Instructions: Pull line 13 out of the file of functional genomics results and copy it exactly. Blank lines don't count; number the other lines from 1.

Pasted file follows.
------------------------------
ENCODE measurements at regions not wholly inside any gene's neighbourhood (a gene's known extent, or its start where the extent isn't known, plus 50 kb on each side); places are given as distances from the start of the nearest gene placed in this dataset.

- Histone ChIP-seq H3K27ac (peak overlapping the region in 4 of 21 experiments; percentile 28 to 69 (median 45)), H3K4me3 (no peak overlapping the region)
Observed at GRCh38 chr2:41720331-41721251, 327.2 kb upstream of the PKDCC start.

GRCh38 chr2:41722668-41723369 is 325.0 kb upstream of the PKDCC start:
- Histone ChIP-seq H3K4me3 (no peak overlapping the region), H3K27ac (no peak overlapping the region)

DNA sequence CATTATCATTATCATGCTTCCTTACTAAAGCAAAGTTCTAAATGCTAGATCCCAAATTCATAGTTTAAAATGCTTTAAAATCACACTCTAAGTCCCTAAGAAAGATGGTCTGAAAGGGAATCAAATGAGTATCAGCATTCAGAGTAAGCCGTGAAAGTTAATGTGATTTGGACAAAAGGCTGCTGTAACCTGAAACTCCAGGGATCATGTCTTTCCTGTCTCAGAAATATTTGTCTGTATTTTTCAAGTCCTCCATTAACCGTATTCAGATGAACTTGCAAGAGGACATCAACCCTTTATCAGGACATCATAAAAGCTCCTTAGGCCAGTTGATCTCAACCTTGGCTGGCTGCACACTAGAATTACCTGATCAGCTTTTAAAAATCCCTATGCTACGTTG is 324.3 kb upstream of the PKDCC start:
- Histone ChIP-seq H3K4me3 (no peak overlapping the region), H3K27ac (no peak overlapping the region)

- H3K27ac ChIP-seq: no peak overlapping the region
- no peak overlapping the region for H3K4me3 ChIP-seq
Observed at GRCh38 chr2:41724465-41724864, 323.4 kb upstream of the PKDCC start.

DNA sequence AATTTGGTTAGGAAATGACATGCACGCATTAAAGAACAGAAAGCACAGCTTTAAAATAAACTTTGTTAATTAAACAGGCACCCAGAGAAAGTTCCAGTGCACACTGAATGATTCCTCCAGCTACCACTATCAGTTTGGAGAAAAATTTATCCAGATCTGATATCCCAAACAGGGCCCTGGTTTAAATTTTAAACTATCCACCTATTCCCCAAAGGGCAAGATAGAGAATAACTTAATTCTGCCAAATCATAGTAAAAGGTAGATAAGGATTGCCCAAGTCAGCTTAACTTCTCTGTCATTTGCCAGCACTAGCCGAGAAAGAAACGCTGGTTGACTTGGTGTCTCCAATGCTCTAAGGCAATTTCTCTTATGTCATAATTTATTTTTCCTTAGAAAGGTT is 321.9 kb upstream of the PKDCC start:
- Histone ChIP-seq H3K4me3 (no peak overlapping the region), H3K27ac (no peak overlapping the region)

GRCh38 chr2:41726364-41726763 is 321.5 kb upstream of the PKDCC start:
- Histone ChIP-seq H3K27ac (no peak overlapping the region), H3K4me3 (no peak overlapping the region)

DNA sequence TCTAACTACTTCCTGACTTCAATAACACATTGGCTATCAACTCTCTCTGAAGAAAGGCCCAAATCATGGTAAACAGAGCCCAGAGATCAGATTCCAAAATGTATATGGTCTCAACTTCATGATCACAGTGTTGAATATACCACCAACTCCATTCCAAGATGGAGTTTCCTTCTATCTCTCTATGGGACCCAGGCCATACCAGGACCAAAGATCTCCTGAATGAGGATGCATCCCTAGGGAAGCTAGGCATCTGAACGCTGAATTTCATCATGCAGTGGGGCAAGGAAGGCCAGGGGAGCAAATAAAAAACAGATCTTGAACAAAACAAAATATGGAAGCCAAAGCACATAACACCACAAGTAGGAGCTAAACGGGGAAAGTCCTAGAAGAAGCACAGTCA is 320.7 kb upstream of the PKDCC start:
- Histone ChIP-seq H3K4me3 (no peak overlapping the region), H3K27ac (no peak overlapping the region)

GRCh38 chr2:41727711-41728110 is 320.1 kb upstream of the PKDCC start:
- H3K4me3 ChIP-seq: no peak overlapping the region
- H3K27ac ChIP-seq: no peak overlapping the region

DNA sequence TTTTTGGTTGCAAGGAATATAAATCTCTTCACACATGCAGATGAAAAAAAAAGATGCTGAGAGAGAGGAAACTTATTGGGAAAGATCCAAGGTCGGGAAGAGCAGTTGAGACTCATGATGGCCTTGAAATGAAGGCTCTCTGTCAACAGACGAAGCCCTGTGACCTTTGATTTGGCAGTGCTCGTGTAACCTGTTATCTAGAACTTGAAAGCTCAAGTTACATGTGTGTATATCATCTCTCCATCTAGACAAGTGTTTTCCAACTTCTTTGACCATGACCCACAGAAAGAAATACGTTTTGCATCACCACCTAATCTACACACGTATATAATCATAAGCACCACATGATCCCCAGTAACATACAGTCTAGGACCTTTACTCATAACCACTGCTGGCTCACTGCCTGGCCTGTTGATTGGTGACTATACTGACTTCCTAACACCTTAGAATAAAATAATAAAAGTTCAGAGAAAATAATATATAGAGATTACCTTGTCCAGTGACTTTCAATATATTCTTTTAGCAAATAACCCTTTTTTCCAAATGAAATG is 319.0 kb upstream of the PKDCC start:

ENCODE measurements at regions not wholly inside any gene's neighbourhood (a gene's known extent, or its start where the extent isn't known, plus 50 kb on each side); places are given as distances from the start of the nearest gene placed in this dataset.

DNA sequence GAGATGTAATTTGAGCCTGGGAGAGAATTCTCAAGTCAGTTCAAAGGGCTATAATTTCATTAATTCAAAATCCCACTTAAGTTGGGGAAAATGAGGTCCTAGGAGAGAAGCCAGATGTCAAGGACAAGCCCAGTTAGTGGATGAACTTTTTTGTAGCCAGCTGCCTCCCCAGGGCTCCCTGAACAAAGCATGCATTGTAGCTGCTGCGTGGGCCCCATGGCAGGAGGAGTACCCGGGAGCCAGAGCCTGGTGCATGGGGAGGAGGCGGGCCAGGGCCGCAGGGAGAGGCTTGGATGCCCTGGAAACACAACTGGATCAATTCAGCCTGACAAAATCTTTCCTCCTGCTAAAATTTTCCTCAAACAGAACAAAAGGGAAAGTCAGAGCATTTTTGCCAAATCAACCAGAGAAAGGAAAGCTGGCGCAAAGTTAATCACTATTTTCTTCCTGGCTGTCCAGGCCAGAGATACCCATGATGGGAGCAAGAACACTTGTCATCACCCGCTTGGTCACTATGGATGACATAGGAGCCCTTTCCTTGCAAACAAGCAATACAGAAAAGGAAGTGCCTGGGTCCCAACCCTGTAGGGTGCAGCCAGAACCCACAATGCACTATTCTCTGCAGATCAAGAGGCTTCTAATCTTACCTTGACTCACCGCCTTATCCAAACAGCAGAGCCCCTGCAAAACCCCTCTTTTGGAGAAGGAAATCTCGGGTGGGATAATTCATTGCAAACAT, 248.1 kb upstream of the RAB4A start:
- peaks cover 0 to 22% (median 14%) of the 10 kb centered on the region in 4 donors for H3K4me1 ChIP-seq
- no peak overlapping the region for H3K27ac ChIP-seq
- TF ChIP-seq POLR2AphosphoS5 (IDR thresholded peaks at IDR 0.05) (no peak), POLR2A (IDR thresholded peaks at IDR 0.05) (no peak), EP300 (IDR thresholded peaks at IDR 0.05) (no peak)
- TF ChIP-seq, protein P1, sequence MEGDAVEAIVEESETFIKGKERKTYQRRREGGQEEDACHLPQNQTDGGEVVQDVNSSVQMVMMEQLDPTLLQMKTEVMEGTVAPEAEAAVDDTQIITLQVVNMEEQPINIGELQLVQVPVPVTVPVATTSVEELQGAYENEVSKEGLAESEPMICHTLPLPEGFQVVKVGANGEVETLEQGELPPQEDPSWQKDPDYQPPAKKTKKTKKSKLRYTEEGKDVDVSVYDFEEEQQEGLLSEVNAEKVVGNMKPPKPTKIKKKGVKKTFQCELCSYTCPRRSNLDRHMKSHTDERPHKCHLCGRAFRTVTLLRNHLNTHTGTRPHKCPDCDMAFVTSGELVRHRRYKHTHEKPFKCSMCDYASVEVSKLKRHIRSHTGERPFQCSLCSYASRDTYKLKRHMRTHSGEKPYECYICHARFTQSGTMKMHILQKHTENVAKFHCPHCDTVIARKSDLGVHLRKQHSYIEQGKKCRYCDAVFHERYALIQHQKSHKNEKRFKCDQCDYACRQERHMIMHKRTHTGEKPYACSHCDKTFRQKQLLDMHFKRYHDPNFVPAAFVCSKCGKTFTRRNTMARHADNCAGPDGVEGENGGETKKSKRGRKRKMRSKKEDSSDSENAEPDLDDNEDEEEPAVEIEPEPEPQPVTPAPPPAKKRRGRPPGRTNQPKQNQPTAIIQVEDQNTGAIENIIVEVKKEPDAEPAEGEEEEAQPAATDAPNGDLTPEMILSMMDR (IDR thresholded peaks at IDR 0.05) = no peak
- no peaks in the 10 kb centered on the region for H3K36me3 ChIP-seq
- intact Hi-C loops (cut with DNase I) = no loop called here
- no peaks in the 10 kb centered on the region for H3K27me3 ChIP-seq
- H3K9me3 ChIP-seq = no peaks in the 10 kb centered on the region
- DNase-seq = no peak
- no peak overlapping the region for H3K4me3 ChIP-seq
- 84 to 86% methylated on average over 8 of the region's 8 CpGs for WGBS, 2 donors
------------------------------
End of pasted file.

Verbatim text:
GRCh38 chr2:41726364-41726763 is 321.5 kb upstream of the PKDCC start: